Nailbiters And Tiebreakers In London Olympics

It was a big day for sprinters in track and field Saturday. NPR's Mike Pesca joins guest host Linda Wertheimer with news from the 2012 London Olympics and the many ways to break a tie.

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(SOUNDBITE OF SONG, "GOLD")

LINDA WERTHEIMER, HOST:

And now, from Mars to London and the Olympics.

SPANDAU BALLET: (Singing) Gold, always believe in your soul. You've the power to know you're indestructible. Always believe in you are gold, because that's what...

WERTHEIMER: Gold, and it was a big day for female sprinters in track and field yesterday. For more on the women's 100-meter and what's coming up in the men's, we're joined by NPR'S Mike Pesca.

Welcome, Mike.

MIKE PESCA, BYLINE: Hi, Linda. And let me just say that Spandau Ballet song, "Gold," you know, at the end of that song, singer Tony Hadley holds a note for like 15 seconds. And that's clearly an Olympian task. But for the real Olympians...

(LAUGHTER)

WERTHEIMER: OK.

PESCA: ...that's called an Olympian segueway. You take it from there.

WERTHEIMER: Ah-huh. So, Mike, the women's 100-meter was a nail biter. Set it up for us.

PESCA: Well, it usually actually takes me more than 11 seconds to bite my nails. So, in that way, it wasn't a nail biter. But...

(LAUGHTER)

PESCA: ...Shelly Ann Fraser Pryce won in 10.75 seconds. And three hundredths of a second behind her was Carmelita Jeter. She was just edged out by the Jamaican and also trailed by the Jamaican, because Veronica Campbell Brown came in third.

WERTHEIMER: This was American Carmelita Jeter's first Olympics. Do you expect will see her again?

PESCA: Yeah. Well, we're going to see her in a couple of days in the 200-meters, though that's not her best event. And Allyson Felix who came in sixth in the hundred, she could win the 200-meters. Maybe Jamaicans will trail her. Carmelita almost made the Olympics in 2008. She's really been the best American sprinter for a while but she kind of bombed out in trials, surprisingly. She's doing much better this time.

WERTHEIMER: This event was a preview of - this event was a preview of the final in the men's 100. Usain Bolt and Yohan Blake the guys to beat?

PESCA: They are. Usain Bolt, of course, is the world record holder - 9.58 seconds. We can't go that fast, can we? I guess he can. But he was beaten in Jamaican trials by Blake and he also lost in the 2011 world championships. Blake won that, too. But in 2011, Bolt had a false start and they have very draconian false start rules here in the Olympics. So, if that happens - one false start and you're out - you don't get a second chance.

WERTHEIMER: Do the Americans have a chance?

PESCA: They do. In fact, two Americans ran the fastest in qualifying. Now, take qualifying with a big grain of salt because, for instance, if you watch Bolt's qualifying race he knew he had won and so he just kind of eased up in the last, we can't even say second, the last millisecond. Tyson Gay, top American runner; Justin Gatlin, he's great; and Ryan Bailey, there's a kid who's been coming on strong. He's run the fastest in the Olympics so far.

WERTHEIMER: So, Mike, what is your curveball this week?

PESCA: Well, this week - and with curveballs I usually try to go for something unusual. And there was an unusual occurrence, I thought, in the women's individual all-around in gymnastics, where an American, Aly Raismen, and a Russian, Aliya Mustafina, were tied for third. So why not just - after all the events were done. So why not just give them both bronze medals, right? Well, gymnastics has been really struggling with what to do with tiebreakers.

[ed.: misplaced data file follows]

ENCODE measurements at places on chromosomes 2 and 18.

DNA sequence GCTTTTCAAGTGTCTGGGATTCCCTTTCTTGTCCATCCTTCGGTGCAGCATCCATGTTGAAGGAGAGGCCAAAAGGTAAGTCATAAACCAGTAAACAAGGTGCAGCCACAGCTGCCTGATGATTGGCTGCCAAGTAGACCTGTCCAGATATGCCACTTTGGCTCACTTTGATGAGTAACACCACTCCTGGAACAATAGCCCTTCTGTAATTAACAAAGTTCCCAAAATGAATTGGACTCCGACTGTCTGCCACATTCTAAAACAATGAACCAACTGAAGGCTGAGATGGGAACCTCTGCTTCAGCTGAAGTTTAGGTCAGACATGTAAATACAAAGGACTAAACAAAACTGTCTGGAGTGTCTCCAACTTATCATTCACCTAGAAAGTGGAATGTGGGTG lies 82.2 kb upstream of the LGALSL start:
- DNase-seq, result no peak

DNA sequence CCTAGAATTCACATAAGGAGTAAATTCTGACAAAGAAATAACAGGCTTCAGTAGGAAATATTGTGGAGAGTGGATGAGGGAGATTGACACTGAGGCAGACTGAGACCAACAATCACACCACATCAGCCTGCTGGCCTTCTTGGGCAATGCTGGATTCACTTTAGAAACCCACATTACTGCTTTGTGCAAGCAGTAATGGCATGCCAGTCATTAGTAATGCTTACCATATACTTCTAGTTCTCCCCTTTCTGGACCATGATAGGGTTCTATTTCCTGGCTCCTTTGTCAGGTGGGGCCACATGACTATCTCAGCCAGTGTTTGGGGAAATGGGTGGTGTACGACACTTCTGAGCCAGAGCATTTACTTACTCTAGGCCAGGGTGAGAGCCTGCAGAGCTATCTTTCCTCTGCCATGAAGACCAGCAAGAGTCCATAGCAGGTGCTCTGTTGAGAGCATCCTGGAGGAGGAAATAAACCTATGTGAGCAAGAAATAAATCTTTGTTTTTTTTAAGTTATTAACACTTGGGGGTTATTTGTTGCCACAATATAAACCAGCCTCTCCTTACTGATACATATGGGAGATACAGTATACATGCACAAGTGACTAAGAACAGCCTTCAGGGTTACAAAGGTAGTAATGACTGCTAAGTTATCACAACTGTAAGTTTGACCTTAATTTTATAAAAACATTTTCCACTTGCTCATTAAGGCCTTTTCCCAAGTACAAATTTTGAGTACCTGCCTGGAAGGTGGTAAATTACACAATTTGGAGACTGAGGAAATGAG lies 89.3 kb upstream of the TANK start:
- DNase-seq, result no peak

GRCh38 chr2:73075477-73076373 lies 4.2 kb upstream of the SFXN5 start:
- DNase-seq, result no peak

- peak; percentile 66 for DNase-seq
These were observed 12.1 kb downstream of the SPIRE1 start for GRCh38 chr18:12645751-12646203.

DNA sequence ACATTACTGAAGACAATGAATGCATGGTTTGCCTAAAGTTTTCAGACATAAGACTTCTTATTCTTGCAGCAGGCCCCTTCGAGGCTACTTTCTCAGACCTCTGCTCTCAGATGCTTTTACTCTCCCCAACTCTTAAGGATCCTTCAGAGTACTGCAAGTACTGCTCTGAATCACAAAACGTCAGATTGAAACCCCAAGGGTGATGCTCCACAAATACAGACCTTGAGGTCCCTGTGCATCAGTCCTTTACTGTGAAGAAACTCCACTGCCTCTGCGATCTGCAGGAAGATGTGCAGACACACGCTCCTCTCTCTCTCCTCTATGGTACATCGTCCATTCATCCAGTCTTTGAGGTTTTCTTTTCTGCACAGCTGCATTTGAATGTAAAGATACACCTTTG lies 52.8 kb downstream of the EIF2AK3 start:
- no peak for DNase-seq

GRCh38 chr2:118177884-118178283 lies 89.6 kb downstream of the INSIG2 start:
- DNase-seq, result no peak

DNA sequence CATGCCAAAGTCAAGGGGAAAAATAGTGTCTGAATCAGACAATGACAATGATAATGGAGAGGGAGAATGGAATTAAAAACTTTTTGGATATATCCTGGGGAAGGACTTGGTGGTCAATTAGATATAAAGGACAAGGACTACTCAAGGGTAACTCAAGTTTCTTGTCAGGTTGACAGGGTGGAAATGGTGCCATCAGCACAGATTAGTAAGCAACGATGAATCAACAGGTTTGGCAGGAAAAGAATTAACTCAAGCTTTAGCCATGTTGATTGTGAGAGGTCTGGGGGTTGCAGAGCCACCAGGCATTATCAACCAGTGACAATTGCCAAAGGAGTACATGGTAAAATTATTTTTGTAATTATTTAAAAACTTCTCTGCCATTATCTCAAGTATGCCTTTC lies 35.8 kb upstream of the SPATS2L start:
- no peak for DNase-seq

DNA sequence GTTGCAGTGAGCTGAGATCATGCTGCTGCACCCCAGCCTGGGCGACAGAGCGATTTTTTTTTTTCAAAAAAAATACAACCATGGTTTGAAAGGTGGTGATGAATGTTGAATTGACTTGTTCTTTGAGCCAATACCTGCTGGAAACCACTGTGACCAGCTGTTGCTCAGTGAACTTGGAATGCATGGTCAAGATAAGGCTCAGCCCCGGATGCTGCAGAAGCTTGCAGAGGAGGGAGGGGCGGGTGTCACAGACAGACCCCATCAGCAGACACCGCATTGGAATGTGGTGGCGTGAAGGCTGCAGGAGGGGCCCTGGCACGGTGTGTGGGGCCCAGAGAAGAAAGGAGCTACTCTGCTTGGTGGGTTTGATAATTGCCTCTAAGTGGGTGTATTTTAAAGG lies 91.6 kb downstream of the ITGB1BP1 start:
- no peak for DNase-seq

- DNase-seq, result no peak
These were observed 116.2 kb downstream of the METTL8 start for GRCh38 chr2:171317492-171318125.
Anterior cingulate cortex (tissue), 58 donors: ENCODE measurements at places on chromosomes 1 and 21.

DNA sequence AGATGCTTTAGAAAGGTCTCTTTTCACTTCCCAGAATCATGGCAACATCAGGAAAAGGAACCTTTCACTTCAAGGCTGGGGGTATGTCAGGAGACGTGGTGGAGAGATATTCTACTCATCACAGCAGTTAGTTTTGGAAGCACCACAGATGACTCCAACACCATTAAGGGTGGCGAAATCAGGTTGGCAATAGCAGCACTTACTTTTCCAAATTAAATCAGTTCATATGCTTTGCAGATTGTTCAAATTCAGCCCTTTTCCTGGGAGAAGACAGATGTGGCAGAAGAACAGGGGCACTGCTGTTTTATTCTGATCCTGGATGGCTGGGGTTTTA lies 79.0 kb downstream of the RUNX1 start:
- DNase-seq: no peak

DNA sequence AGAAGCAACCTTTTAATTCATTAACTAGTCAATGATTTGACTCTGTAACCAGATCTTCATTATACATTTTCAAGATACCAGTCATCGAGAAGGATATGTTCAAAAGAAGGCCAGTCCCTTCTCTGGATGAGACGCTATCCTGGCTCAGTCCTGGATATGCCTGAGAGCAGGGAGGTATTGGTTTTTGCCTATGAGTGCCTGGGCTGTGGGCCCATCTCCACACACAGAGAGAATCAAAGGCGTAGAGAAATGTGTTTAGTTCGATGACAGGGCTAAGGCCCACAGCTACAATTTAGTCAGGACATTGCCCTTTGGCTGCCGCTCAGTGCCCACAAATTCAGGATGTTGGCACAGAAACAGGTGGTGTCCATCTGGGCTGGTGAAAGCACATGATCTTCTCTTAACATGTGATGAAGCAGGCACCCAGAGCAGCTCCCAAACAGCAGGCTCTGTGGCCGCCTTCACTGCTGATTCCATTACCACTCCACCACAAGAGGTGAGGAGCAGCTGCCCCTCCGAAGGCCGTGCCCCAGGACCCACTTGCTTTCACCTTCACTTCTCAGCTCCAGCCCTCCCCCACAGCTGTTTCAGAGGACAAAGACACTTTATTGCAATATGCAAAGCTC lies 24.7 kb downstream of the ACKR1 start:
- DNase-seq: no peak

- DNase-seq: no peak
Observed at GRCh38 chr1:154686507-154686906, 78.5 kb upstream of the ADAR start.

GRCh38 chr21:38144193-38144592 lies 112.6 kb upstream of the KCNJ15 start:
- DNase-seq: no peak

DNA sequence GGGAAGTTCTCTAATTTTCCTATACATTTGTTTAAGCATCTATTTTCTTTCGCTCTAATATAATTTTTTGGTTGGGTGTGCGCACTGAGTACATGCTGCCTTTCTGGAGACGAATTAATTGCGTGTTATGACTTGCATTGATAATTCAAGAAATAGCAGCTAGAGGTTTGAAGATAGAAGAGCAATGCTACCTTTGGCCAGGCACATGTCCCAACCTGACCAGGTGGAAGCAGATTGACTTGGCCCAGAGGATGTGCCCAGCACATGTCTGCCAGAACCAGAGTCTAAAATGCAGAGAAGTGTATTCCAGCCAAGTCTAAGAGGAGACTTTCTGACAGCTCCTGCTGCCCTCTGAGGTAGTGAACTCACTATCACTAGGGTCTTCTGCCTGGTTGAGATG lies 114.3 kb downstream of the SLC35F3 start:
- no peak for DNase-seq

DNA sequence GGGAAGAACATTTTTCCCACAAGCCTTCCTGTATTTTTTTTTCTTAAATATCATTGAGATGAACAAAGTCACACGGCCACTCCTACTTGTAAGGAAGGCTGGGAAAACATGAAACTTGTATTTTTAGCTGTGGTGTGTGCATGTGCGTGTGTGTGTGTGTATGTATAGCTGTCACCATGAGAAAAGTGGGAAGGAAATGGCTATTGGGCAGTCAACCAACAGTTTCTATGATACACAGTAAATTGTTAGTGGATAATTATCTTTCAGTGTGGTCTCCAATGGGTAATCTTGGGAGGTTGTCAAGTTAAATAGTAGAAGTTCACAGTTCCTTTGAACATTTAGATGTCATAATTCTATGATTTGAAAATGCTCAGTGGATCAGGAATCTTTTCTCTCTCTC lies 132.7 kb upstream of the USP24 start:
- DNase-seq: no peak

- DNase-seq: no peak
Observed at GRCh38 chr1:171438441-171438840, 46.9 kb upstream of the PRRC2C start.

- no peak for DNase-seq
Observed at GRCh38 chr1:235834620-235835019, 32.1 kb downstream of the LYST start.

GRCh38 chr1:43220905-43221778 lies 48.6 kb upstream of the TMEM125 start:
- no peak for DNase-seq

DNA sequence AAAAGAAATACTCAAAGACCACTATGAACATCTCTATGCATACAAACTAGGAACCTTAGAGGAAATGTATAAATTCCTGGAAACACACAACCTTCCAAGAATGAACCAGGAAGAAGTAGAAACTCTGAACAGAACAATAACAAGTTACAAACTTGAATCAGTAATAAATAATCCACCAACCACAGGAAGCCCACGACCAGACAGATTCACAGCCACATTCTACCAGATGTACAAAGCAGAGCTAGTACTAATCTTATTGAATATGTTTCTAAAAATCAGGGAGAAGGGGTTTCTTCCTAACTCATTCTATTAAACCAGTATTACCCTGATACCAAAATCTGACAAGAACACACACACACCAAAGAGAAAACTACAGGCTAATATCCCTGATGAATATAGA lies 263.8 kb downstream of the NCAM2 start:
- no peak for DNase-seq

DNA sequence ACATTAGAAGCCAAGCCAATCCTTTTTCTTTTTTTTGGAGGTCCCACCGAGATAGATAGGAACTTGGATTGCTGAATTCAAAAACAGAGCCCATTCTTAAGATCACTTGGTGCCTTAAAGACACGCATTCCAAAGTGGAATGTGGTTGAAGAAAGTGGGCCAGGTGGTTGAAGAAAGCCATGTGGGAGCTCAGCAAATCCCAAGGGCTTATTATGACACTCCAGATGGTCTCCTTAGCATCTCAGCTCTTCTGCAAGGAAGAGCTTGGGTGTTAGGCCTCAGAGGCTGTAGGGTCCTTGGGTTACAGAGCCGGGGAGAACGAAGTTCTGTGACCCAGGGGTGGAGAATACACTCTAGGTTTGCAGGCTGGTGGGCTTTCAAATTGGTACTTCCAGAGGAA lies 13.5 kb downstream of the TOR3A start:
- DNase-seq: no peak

And there was a big tiebreaking procedure that I have to say the folks at NBC - I didn't watch the NBC broadcast. But it was reported back that the folks at NBC were really confused. How do you break a tie? They got a little bit wrong. Basically, how gymnastics chooses to break a tie is a throw out the worst score. In women's gymnastics there's four apparata(ph), and so they throw the worst score.

(LAUGHTER)

PESCA: I guess on the theory that if you stumble once, it should be held against you. But, you know, ties are frequent and gymnastic used to allow ties. And technically, they do this time around but they go through long, long procedures to break a tie. I find, my theory is that they do allow for ties - the Olympics does - in sports that are races that are timed. So if two swimmers, say, touch at the same time, to the hundredths of a second, well, then they'll say that's a tie.

But gymnastics, there are so many numbers involved, so many difficulties scores and execution scores, and different apparata(ph). When you have all those numbers you have kind of the different ways to break a tie. It's so much more tempting. So that's why gymnastic scores are really complex.

WERTHEIMER: So has there ever been a tie for gold?

PESCA: Yeah. Yeah, there has. In 2000, Gary Hall, Jr. and Anthony Ervin, in a swimming event they touched at the same time. And the really interesting thing is you might remember last Olympics in Beijing, Nastia Liukin, the gymnast tied for gold but she was awarded the silver because of tiebreaking procedures. But in that same sport in 1988, her father, Valerie Liukin, was allowed to tied for a gold on the high bar.

WERTHEIMER: So there's no thought of just getting a big - some medal share and cutting the thing apart?

PESCA: Well, you know, it's happened. The 1928 speed skating, two guys tied for gold and three guys tied for bronze. And my favorite is weightlifting where if two guys or women lift the same weight, you know how they break the tie? They weigh the athletes.

(LAUGHTER)

PESCA: And the lifter who weighs the least wins the tiebreak.

WERTHEIMER: Mike, thank you very much, as always.

PESCA: You're welcome.

WERTHEIMER: NPR's Mike Pesca from London.

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